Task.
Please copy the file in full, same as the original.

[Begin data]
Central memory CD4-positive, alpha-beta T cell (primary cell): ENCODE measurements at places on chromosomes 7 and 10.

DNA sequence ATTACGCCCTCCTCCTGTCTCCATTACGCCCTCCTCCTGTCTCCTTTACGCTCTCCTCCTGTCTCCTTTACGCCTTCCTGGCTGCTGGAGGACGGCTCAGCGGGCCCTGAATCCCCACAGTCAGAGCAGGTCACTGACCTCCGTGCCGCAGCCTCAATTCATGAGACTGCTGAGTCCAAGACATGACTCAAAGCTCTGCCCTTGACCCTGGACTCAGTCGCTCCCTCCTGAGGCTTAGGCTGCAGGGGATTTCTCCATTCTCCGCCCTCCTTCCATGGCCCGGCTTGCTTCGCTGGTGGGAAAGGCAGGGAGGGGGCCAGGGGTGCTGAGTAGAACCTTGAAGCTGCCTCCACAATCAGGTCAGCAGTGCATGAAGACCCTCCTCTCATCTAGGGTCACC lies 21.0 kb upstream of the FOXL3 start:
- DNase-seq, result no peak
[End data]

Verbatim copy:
Central memory CD4-positive, alpha-beta T cell (primary cell): ENCODE measurements at places on chromosomes 7 and 10.

DNA sequence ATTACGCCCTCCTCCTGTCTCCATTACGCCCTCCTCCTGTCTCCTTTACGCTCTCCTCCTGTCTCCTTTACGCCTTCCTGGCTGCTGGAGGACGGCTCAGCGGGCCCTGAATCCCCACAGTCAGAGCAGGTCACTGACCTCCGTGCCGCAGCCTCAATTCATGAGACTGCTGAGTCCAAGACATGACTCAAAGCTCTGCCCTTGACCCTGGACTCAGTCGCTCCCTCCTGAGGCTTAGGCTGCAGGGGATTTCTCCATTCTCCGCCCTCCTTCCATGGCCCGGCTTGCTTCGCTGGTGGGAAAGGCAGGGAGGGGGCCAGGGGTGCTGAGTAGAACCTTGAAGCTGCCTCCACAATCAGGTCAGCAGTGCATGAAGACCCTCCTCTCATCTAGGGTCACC lies 21.0 kb upstream of the FOXL3 start:
- DNase-seq, result no peak